The scene is perhaps the most well-known Marilyn Monroe scene that she ever filmed, and it was captured right here in Midtown Manhattan, on the southwest corner of 52nd Street and Lexington Avenue.
Hundreds of spectators came out to watch filming on September 15th, 1954 at about 1am. The director reportedly shot the scene 14 times to get it right, and each time the crowd (mostly male) would cheer loudly whenever the skirt was blown up by the wind, nearly ruining the shot.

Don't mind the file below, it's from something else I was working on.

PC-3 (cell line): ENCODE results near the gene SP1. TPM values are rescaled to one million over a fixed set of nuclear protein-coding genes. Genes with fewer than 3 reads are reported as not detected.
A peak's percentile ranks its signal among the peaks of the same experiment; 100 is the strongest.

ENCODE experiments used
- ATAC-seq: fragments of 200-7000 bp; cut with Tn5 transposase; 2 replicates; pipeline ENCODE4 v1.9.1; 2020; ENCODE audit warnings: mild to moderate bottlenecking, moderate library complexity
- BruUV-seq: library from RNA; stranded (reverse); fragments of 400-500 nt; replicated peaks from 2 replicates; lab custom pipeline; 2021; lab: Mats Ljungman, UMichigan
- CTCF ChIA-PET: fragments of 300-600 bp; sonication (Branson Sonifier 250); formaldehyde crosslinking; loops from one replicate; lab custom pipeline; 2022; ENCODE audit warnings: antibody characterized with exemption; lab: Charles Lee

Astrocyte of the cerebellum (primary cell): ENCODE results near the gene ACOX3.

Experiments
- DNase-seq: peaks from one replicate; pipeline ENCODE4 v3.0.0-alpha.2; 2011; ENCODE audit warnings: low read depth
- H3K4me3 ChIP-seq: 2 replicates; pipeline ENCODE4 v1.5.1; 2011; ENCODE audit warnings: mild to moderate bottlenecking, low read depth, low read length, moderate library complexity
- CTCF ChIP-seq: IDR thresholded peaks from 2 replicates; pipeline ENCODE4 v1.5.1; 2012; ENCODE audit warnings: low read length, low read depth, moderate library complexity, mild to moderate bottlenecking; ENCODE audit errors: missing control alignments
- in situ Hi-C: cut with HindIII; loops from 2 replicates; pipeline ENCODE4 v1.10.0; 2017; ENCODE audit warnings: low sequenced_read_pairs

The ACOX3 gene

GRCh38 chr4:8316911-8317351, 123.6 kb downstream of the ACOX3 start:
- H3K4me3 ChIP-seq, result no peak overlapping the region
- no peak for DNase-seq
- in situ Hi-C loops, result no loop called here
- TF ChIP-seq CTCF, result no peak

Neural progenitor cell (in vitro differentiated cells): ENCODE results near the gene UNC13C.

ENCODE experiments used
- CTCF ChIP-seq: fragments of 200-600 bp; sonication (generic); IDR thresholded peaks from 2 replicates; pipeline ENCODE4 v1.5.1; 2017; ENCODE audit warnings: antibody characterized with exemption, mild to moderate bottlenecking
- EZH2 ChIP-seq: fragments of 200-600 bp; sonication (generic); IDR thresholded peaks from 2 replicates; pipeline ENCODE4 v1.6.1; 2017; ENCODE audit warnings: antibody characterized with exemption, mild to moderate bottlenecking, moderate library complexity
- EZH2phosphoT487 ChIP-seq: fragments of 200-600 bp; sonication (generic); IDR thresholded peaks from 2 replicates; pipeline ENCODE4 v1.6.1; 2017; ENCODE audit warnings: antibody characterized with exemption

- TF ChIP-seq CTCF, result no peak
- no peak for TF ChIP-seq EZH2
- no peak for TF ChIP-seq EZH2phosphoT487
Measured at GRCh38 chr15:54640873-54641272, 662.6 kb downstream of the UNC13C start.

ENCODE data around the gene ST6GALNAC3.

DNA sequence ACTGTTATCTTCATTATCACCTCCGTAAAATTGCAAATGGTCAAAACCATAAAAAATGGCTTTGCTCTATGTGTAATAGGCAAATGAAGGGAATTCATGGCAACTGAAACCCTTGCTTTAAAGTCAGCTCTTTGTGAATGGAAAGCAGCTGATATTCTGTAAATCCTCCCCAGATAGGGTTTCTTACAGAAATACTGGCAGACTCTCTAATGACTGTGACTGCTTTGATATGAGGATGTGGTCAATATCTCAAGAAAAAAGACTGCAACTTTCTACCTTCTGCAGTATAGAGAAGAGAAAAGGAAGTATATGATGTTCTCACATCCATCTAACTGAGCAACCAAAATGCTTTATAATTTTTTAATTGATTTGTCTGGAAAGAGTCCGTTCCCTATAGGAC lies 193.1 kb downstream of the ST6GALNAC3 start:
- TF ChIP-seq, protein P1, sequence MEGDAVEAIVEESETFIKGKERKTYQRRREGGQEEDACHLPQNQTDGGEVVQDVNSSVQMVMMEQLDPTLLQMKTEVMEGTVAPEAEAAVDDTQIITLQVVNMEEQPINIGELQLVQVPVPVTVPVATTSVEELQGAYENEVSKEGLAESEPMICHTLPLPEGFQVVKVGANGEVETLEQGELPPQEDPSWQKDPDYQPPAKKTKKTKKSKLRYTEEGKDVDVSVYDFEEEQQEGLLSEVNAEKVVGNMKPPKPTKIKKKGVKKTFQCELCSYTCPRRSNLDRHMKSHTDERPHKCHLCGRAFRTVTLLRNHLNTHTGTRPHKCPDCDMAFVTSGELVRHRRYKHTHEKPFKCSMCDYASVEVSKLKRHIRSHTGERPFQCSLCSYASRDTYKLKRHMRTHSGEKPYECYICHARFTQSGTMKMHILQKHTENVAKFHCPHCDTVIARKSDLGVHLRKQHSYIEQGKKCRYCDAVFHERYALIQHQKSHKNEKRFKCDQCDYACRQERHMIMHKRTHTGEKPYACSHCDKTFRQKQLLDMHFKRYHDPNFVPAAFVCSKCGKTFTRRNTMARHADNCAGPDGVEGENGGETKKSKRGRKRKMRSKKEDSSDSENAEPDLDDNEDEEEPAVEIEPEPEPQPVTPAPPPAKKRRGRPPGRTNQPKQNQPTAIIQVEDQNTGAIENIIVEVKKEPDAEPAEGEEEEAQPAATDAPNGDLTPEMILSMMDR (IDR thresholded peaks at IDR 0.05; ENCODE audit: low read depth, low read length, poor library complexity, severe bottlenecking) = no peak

The updraft from the subway grate isn't normally strong enough to blow up a dress of that size and is unpredictable for a film shoot, so large fans were placed below that could blow up wind on demand for the shoot.
The block has changed drastically over the years, and while the actual metal grates have been replaced, the subway ventilation shafts remains the same.
There are no signs of any sort on the location to commemorate the piece of movie history that was made here. Most people walk right over the grates without a clue of its cultural significance.
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